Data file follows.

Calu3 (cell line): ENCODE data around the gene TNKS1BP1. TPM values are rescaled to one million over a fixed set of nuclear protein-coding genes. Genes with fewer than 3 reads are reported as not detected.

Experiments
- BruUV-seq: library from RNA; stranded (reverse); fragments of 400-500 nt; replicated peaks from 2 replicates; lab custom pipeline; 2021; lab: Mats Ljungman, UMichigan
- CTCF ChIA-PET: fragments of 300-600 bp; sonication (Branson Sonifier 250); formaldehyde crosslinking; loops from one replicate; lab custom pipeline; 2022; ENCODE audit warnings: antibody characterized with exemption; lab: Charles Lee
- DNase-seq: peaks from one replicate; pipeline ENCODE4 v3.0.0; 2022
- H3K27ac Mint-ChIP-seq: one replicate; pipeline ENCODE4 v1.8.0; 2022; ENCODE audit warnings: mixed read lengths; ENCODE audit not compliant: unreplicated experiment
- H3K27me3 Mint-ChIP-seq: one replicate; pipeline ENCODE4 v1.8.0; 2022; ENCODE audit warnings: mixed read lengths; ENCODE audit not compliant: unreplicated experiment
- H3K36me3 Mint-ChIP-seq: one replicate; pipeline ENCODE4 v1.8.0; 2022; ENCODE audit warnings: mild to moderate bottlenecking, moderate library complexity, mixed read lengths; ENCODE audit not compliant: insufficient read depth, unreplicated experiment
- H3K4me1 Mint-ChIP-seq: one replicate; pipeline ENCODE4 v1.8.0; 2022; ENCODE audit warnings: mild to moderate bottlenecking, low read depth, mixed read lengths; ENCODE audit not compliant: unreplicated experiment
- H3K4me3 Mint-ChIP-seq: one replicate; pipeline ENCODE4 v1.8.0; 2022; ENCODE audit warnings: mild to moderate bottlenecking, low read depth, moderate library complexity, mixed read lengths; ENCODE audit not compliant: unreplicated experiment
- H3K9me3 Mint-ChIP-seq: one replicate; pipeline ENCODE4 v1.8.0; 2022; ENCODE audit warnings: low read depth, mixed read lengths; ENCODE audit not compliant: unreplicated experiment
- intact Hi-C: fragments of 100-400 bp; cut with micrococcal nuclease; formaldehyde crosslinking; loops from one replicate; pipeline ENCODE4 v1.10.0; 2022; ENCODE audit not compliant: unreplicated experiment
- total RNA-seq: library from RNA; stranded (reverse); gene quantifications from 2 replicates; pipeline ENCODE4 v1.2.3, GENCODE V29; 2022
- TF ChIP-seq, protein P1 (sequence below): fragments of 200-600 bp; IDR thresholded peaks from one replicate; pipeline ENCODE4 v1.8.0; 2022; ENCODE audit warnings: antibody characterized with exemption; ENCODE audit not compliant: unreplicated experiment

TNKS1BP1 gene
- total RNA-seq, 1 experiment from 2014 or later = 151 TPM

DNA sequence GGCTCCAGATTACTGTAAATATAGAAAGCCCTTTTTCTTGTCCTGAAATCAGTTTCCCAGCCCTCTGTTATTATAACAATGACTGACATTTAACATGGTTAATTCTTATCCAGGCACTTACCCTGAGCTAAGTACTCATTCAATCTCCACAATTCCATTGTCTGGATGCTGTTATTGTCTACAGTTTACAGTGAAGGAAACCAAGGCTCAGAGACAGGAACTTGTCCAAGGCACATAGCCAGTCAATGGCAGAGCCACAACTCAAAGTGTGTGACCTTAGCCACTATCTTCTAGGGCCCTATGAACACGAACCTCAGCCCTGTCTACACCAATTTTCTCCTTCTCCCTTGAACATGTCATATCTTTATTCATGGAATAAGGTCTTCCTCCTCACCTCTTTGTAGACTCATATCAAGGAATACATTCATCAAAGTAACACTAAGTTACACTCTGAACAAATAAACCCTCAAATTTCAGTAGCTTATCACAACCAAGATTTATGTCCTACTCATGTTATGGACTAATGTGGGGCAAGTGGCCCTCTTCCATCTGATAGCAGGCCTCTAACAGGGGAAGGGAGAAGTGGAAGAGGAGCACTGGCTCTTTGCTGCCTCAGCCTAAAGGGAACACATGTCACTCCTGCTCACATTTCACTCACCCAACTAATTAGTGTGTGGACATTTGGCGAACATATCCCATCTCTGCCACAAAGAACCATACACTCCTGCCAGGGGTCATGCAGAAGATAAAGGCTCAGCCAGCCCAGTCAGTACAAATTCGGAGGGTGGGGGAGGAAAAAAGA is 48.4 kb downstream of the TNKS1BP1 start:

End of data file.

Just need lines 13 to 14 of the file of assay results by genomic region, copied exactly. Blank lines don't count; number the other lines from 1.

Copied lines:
- total RNA-seq: library from RNA; stranded (reverse); gene quantifications from 2 replicates; pipeline ENCODE4 v1.2.3, GENCODE V29; 2022
- TF ChIP-seq, protein P1 (sequence below): fragments of 200-600 bp; IDR thresholded peaks from one replicate; pipeline ENCODE4 v1.8.0; 2022; ENCODE audit warnings: antibody characterized with exemption; ENCODE audit not compliant: unreplicated experiment